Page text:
Scientists unearth evidence of centuries-old aftershocks

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The Independent Online

Some of the most violent earthquakes that have occurred unexpectedly in places with no recent record of tremors may be the aftershocks of previous earthquakes that took place decades or even centuries ago, scientists have discovered.

Earthquakes usually occur at the boundary of two or more tectonic plates – the massive chunks of the earth’s crust that grind slowly against one another. However, they can also occur many hundreds of miles from a fault line and it is these earthquakes that scientists believe may be the result of long aftershocks rather than background seismic activity.

A laboratory study that tested how tectonic faults work has found that the further away an earthquake is from such fault line, the stronger the likelihood that it could be the long aftershock of a previous earthquake that has taken many years to make itself felt in terms of a second series of violent ground movements.

The finding could explain many unexpected earthquakes in the centre of continental shelves, such as the disastrous quake in Sichuan in the heart of China in May 2008 which killed at least 68,000 people and injured up to 400,000 more. At 7.9 on the earthquake scale it was one of the most deadly quakes in history.

Mian Liu, professor of geological sciences at the University of Missouri in Columbia, said that scientists have tried to predict the occurrence of larger earthquakes by looking at the frequency of smaller ones, which is why the Sichuan earthquake took seismologists by surprise.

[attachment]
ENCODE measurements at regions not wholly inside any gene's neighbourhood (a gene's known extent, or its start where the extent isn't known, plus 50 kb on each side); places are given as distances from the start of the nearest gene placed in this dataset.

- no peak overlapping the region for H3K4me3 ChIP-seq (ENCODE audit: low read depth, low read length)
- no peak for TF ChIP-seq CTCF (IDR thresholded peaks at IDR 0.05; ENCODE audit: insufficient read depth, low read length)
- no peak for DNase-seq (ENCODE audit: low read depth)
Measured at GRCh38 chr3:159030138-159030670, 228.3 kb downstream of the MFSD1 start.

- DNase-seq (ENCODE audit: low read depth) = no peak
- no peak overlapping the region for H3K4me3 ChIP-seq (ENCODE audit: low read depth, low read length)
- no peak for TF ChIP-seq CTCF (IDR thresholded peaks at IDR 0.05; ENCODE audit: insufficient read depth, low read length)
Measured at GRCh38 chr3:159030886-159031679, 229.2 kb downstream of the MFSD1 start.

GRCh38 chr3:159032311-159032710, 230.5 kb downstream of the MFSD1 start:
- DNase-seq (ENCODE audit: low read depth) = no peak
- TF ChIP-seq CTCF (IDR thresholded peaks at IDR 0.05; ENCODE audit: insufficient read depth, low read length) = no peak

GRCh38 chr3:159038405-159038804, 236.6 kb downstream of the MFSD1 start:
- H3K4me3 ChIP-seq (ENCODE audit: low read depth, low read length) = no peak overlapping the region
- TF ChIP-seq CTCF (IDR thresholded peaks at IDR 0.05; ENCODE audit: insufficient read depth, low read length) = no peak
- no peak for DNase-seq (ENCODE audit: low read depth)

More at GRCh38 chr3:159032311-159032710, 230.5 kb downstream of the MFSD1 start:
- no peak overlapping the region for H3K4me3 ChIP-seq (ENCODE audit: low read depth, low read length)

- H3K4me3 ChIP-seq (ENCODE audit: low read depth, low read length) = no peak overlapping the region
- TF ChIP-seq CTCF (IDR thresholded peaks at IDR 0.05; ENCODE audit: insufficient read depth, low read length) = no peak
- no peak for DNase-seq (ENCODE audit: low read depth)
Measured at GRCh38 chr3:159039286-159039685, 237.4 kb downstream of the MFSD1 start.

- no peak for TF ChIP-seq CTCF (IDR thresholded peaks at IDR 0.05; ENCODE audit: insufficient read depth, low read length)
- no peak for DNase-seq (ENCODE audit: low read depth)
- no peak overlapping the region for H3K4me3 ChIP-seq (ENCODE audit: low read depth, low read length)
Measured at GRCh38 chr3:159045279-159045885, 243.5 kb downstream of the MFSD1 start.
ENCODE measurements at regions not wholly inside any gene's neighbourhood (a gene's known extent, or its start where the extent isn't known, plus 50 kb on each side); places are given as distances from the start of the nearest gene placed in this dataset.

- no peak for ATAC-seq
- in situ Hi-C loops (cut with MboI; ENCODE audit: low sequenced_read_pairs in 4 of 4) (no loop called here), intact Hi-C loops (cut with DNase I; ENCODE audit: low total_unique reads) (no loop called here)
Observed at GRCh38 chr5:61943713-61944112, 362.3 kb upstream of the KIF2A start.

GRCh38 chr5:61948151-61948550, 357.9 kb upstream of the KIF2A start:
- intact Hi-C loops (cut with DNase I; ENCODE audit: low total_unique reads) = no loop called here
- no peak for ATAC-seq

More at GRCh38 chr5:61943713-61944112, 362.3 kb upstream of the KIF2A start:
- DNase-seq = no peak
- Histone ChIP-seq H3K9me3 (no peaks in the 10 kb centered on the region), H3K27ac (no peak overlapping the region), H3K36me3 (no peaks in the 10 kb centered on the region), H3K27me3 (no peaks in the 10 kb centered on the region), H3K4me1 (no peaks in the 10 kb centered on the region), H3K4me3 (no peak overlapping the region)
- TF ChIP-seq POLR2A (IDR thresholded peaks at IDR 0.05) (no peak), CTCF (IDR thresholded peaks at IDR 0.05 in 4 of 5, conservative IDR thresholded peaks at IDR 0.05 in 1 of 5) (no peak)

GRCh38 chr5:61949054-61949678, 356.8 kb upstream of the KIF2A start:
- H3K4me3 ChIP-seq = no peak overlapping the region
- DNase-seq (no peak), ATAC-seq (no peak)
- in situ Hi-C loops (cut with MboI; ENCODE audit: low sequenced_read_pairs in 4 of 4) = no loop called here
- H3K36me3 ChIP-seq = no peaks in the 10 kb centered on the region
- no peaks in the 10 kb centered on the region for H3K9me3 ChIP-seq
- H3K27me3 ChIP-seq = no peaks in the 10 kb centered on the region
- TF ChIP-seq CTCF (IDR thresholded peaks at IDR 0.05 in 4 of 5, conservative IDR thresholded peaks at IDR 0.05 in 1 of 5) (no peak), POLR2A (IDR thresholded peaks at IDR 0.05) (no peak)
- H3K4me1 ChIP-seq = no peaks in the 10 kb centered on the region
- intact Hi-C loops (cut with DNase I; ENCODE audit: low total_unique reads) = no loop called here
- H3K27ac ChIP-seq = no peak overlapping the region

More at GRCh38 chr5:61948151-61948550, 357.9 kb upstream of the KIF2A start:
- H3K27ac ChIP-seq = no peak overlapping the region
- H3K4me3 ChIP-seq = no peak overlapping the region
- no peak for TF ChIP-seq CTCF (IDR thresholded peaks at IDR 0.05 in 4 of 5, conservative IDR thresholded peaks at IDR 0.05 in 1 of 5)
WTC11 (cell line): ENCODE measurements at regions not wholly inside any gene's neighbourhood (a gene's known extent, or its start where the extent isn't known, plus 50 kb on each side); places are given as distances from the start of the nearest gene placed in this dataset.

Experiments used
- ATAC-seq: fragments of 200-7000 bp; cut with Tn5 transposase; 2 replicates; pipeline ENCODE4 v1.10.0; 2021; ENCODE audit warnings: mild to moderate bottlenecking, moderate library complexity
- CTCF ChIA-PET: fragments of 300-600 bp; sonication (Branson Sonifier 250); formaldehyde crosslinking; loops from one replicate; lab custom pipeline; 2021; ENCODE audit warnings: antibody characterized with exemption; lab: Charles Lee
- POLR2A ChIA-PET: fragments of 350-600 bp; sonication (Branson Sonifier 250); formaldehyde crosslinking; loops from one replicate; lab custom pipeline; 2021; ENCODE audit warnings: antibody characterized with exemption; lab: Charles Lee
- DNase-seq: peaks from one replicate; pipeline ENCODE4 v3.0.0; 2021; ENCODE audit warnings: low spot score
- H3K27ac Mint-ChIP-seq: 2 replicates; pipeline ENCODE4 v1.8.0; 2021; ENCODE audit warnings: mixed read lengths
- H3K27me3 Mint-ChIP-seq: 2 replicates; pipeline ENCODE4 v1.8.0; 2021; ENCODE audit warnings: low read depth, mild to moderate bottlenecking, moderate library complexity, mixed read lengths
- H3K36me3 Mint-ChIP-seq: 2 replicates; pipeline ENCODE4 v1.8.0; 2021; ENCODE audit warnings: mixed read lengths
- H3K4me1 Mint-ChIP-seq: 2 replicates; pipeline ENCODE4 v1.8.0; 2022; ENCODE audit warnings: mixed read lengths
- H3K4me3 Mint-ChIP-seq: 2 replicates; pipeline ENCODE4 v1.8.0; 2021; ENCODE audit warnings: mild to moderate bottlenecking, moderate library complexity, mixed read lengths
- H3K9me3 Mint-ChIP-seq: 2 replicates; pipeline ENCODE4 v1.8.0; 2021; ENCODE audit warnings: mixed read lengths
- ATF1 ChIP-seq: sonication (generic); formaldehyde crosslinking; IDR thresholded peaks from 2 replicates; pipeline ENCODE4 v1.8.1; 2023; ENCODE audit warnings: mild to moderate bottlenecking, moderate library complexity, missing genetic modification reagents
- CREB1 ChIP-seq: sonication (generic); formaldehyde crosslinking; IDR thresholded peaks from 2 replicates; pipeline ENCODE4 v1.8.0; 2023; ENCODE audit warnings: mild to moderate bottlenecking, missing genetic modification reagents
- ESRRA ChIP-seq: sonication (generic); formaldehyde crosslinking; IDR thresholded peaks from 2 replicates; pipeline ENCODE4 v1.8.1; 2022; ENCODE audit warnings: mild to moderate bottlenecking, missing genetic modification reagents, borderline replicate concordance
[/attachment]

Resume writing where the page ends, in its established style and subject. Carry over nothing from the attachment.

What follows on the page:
“Until now, we’ve mostly tried to tell where large earthquakes will happen by looking at where small ones do,” Professor Liu said. But in Sichuan there had not been many earthquakes in the past few hundred years, he added.

The study, reported in the journal Nature, found that aftershocks near to tectonic boundaries continue for only a few years but further away they can occur over a timescale of decades and centuries. Recent earthquakes in Canada’s Saint Lawrence valley, for instance, may be the aftershocks of an earthquake that occurred in 1663.

Similarly, a magnitude 7 earthquake that occurred near a town called New Madrid in Mississippi in 1811 is still causing aftershocks that can be felt in the American mid-west because these shocks are the result of movements that are 100 times slower than the movements that occur near to a tectonic fault line.

“A number of us had suspected this because many of the earthquakes we see today in the Midwest have patterns that look like aftershocks. They happen on the faults we think caused the big earthquakes in 1811 and 1812, and they’ve been getting smaller with time,” Professor Liu said.

“Aftershocks happen after a big earthquake because the movement on the fault changed the forces in the earth that act on the fault itself and nearby. Aftershocks go on until the fault recovers, which takes much longer in the middle of a continent,” he said.

The aim of the research is that it may help to make better predictions about when and where an earthquake is likely to happen, said Professor Seth Stein at Northwestern University.

“Instead of just focusing on where small earthquakes happen, we need to use methods like GPS satellites and computer modelling to look for places where the earth is storing up energy for a large future earthquake. We don’t see that in the Midwest today, but we want to keep looking,” Professor Stein said.